Chinese telecoms giant Huawei on Friday (August 9th) introduced its new operating system for the group's smartphones, tablets, computers, TVs and connected devices, HarmonyOS, called HongMeng in Chinese. The announcement comes as Huawei, hit by US sanctions, may lose access to the Android system managed by Google.
To save his head in the global telephony market, Huawei had no choice, he had to find a substitute for the Android system for his phones. The Chinese firm is suspected of espionage by Washington and was placed on a "blacklist" last May. For US President Donald Trump, Beijing could use Huawei for spying purposes.
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US President Donald Trump signed a decree in May prohibiting US companies from using telecommunications equipment manufactured by companies that pose a risk to national security.
Donald Trump had granted a three-month break, until August 19, before the implementation of this "blacklist" of companies that are prohibited from selling US technology.
HarmonyOS in preparation since 2012
Several observers were surprised by the speed of this Huawei announcement. Originally, this replacement for Android was planned for spring 2020. But this project was not born following the upheavals of the trade dispute between Washington and Beijing. The group based in Shenzhen, southern China, has been working since 2012 on its own operating system for the Internet of Things. But its leaders have always denied wanting to replace Android on smartphones.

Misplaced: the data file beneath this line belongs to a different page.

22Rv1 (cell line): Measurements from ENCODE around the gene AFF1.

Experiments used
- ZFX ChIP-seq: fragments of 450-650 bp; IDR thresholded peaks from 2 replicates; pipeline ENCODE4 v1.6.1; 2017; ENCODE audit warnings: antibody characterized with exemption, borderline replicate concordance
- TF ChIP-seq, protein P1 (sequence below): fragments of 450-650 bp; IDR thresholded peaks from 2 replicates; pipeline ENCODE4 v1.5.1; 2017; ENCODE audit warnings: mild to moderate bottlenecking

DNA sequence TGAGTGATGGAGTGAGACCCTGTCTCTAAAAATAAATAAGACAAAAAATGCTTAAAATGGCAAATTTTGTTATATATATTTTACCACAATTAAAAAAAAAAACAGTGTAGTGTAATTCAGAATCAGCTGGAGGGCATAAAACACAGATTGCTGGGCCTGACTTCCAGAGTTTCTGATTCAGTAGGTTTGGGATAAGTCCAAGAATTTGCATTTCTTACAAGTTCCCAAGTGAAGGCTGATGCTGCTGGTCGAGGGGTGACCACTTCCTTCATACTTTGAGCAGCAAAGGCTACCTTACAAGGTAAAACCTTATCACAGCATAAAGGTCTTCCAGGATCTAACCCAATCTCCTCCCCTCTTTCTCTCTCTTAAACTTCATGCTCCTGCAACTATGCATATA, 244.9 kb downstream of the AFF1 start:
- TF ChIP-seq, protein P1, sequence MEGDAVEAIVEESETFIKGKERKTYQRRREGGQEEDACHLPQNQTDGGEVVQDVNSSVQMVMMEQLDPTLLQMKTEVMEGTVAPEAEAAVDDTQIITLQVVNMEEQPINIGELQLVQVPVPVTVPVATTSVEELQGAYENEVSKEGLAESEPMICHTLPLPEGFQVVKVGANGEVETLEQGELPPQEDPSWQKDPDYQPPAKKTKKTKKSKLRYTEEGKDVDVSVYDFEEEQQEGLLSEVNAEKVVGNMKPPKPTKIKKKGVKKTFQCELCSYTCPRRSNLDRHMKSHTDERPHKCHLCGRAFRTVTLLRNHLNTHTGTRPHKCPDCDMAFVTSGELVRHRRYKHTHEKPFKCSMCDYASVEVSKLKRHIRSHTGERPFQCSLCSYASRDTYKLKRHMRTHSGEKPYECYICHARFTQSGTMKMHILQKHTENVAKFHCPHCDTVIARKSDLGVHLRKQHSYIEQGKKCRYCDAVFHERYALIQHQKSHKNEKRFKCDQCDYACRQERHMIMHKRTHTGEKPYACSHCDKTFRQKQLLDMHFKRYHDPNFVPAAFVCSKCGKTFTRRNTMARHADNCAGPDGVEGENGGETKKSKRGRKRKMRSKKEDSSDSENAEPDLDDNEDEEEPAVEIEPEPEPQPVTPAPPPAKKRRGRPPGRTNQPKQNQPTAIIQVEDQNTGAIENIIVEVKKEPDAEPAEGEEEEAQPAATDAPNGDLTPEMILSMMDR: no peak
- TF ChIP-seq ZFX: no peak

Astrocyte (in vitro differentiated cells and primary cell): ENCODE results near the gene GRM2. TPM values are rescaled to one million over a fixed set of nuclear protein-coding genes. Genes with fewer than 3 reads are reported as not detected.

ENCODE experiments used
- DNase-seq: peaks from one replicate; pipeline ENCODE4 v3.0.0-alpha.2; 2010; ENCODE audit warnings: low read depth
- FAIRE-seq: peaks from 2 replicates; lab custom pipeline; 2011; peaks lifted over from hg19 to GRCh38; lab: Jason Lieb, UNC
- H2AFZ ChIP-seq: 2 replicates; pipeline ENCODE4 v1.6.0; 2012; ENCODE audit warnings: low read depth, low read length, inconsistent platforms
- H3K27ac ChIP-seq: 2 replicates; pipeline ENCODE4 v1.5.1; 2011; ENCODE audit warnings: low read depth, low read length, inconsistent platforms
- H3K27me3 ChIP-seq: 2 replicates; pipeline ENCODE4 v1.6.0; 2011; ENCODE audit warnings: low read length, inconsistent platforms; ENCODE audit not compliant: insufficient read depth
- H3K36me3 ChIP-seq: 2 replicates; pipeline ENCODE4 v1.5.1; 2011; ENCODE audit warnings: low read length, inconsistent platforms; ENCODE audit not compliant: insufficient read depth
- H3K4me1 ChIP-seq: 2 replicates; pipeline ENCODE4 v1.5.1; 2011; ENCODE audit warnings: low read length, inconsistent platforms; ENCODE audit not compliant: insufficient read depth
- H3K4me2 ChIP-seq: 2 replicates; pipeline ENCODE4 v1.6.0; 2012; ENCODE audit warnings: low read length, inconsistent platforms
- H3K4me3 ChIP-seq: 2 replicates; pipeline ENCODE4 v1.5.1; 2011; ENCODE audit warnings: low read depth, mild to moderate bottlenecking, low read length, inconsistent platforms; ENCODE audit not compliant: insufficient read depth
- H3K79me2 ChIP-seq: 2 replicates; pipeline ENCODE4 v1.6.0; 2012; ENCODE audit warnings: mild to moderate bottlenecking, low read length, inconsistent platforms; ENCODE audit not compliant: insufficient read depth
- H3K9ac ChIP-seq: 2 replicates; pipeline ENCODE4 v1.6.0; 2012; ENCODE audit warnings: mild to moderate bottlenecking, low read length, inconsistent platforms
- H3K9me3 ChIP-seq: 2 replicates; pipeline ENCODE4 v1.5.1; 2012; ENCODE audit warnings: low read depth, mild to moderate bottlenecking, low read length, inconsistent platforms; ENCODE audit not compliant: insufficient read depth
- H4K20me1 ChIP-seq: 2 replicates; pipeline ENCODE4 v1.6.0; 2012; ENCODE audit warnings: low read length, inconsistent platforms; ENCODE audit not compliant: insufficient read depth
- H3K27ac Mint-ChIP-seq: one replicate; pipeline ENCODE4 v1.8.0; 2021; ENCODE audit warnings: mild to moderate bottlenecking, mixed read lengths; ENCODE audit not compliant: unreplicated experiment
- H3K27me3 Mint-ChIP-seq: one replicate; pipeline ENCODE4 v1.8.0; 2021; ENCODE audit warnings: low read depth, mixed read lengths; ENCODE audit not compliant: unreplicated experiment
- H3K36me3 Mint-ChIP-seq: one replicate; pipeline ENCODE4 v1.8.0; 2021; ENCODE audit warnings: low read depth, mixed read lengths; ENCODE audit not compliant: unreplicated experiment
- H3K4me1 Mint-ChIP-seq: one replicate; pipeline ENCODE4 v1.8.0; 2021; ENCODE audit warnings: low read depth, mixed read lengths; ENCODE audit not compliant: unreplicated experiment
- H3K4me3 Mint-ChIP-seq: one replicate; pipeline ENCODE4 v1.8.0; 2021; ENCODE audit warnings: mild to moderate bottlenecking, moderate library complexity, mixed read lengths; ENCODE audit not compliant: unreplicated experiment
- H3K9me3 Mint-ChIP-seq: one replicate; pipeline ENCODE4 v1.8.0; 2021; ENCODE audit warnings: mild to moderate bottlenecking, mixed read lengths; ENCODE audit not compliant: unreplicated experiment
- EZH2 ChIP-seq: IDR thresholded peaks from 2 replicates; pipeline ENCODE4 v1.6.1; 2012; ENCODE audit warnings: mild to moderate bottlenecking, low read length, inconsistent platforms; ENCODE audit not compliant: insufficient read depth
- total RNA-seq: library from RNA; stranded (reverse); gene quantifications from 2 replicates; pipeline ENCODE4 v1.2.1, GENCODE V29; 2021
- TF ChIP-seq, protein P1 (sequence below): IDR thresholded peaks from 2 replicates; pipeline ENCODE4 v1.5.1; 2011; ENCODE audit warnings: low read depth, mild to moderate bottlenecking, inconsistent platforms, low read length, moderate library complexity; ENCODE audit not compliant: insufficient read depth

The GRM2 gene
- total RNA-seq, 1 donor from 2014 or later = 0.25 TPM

" If we can not use it anymore (Android), we'll be able to play all our apps on HarmonyOS, " said Richard Yu, on Friday, Aug. 9, at a group developer's conference in Dongguan, southern China. China. " We could do it immediately, but our priority is to continue to use the Android ecosystem ," he said, calling Google "a very good company ."
A modularized #HarmonyOS can be nested to flexibly to any device to create a seamless cross-device experience. Developed via the distributed capability kit, it builds the foundation of a shared ecosystem # HDC2019 pic.twitter.com/2TD9cgtdG8Huawei Mobile (@HuaweiMobile) August 9, 2019
In close connection with relations between China and the United States
But Huawei's future also remains suspended in China-US trade tensions. Just last Wednesday, the United States banned several Chinese companies, including Huawei, from signing public contracts on its soil.
For director Richard Yu, without these commercial tensions, his group could have become the world's number one mobile phone. It remains today second, behind Samsung, but in front of Apple.
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